• Setup action for upload: data-flow-files-submitted="$flow.upload()"

  • Success event handler: data-flow-file-success="$file.msg = $message"

  • Setup a file drop area: data-flow-drop

  • File drag enter event handler: data-flow-drag-enter=""

  • File drag leave event handler: data-flow-drag-leave=""

  • Open file picker button data-flow-btn

  • Open folder picker button: data-flow-directory

More can be found from ng-flow web site.


Flow.JS uses two types of requests to server when uploading files. GET method to test if the chunk is already uploaded. This method should return 200 OK if file is found and any other status code is intepreted as that the file does not exist.

Both GET and POST methods include the same request parameters

namespace Tanka.FileSystem.WebApi.FlowJS
    using System;

    public class FlowRequest
        /// <summary>
        /// The index of the chunk in the current upload. 
        /// First chunk is 1 (no base-0 counting here).
        /// </summary>
        public ulong? FlowChunkNumber { get; set; } 
        /// <summary>
        /// The total number of chunks.
        /// </summary>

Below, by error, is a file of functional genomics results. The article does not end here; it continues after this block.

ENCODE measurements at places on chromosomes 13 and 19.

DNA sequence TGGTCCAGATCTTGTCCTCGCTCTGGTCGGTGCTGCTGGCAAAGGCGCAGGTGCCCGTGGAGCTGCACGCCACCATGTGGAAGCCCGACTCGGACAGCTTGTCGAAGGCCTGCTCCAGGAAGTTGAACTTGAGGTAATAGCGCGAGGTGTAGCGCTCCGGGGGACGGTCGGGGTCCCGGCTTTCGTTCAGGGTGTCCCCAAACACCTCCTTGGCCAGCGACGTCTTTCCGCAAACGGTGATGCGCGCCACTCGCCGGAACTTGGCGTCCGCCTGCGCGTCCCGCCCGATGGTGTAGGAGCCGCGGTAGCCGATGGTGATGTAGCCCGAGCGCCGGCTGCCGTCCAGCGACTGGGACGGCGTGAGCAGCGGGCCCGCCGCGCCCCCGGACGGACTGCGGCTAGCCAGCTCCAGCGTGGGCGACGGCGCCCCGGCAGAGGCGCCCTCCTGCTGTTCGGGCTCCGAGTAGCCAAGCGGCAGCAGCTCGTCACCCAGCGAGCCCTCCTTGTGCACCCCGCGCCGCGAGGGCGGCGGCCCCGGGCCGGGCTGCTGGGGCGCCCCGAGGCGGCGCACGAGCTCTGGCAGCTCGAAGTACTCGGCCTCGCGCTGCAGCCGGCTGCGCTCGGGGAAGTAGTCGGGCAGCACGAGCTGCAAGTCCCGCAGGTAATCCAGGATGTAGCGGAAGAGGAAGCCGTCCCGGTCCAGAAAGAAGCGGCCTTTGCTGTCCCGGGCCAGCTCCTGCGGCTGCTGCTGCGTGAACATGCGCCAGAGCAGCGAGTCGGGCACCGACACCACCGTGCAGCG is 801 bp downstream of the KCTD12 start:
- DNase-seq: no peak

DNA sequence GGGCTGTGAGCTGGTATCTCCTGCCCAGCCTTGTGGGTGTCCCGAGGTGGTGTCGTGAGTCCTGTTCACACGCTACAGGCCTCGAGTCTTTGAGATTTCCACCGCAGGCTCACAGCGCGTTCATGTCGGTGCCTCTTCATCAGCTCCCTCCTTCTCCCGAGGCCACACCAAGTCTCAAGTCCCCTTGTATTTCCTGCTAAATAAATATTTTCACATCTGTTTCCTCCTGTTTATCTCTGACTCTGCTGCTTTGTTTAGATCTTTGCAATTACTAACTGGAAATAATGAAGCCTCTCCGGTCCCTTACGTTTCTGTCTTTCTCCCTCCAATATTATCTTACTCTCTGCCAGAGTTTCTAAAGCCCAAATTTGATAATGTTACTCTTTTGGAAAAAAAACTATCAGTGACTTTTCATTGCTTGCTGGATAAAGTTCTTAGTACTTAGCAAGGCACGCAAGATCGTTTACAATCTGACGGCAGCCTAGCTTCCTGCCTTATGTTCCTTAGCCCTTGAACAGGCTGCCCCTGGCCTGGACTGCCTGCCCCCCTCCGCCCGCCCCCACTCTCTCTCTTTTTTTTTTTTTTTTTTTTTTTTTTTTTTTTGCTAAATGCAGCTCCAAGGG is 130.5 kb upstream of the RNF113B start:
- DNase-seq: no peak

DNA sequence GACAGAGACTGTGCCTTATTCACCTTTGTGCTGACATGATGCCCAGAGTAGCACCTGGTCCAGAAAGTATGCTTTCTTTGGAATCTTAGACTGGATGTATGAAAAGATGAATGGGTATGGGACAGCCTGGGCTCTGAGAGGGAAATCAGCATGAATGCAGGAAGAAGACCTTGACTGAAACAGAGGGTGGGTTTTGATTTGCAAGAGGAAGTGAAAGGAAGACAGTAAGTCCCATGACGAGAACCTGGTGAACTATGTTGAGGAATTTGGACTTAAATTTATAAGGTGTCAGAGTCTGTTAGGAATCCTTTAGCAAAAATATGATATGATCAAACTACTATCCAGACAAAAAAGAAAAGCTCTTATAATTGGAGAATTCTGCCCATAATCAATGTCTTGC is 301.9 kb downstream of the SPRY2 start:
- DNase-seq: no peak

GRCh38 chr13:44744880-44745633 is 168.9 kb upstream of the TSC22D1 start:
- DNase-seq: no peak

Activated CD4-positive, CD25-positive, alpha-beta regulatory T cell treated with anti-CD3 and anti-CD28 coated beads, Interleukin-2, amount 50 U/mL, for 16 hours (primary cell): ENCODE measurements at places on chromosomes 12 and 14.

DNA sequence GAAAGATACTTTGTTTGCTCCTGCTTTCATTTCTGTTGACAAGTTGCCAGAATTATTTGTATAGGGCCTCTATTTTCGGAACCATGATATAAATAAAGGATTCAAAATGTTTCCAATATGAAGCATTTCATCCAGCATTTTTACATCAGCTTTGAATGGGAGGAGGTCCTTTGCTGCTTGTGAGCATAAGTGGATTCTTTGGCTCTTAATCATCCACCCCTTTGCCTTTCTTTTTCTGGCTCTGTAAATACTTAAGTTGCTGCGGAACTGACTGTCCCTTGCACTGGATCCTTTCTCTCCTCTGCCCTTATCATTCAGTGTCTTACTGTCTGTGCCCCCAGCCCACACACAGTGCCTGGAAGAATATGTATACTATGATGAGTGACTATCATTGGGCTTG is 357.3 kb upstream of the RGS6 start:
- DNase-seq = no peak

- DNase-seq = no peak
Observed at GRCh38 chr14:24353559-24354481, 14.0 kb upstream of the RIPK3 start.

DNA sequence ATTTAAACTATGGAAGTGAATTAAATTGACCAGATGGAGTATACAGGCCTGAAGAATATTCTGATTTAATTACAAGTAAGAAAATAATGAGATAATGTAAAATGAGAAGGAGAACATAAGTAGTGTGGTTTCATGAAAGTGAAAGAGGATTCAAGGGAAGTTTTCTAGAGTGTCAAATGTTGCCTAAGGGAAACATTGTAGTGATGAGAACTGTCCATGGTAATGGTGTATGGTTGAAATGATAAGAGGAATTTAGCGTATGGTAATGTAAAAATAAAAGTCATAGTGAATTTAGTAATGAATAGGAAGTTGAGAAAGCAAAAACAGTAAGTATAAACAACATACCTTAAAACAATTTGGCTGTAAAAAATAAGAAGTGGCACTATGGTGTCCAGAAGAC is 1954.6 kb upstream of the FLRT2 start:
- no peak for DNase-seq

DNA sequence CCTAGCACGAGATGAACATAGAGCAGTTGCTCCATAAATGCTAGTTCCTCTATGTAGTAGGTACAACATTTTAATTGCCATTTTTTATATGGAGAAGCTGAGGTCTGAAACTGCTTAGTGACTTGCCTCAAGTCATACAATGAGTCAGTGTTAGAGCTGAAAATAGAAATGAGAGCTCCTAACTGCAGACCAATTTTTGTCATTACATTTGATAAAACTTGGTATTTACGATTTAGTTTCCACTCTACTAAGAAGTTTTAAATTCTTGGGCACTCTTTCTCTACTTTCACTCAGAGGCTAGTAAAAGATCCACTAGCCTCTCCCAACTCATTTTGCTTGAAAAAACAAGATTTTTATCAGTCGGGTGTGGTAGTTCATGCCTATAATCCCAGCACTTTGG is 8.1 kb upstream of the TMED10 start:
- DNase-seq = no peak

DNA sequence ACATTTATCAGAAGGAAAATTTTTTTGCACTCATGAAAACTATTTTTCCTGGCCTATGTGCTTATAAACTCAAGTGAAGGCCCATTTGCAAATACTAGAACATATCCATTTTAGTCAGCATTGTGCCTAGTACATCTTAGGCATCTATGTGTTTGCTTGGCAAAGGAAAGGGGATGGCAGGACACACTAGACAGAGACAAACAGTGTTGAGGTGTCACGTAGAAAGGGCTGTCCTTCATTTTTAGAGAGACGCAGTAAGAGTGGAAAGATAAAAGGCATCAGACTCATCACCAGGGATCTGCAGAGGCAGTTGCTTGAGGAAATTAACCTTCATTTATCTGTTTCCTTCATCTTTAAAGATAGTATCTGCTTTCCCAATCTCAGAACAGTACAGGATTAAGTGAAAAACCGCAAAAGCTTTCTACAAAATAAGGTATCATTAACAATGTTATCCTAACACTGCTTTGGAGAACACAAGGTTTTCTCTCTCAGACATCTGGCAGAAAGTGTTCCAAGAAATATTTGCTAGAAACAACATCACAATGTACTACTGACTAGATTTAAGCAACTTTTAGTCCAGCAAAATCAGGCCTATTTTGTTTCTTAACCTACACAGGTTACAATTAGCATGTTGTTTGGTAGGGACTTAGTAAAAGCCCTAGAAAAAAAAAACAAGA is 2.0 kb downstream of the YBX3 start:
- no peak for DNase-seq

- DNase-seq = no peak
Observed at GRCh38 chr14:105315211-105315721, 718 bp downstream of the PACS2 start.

public ulong? FlowTotalChunks { get; set; }

        /// <summary>
        /// The general chunk size. Using this value and flowTotalSize 
        /// you can calculate the total number of chunks. Please note 
        /// that the size of the data received in the HTTP might be 
        /// lower than flowChunkSize of this for the last chunk for a
        /// file.
        /// </summary>
        public ulong? FlowChunkSize { get; set; }

        /// <summary>
        /// The total file size.
        /// </summary>
        public ulong? FlowTotalSize { get; set; }

        /// <summary>
        /// A unique identifier for the file contained in the request.
        /// </summary>
        public string FlowIdentifier { get; set; }

        /// <summary>
        /// The original file name (since a bug in Firefox results in 
        /// the file name not being transmitted in chunk multipart posts).
        /// </summary>
        public string FlowFilename { get; set; }